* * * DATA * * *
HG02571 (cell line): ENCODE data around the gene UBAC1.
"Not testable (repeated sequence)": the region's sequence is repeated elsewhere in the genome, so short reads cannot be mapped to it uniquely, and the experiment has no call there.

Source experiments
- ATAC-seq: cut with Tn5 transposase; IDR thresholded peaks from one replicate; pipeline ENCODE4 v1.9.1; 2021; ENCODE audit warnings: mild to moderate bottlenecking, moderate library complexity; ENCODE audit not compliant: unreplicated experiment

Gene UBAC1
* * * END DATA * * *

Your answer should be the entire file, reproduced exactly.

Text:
HG02571 (cell line): ENCODE data around the gene UBAC1.
"Not testable (repeated sequence)": the region's sequence is repeated elsewhere in the genome, so short reads cannot be mapped to it uniquely, and the experiment has no call there.

Source experiments
- ATAC-seq: cut with Tn5 transposase; IDR thresholded peaks from one replicate; pipeline ENCODE4 v1.9.1; 2021; ENCODE audit warnings: mild to moderate bottlenecking, moderate library complexity; ENCODE audit not compliant: unreplicated experiment

Gene UBAC1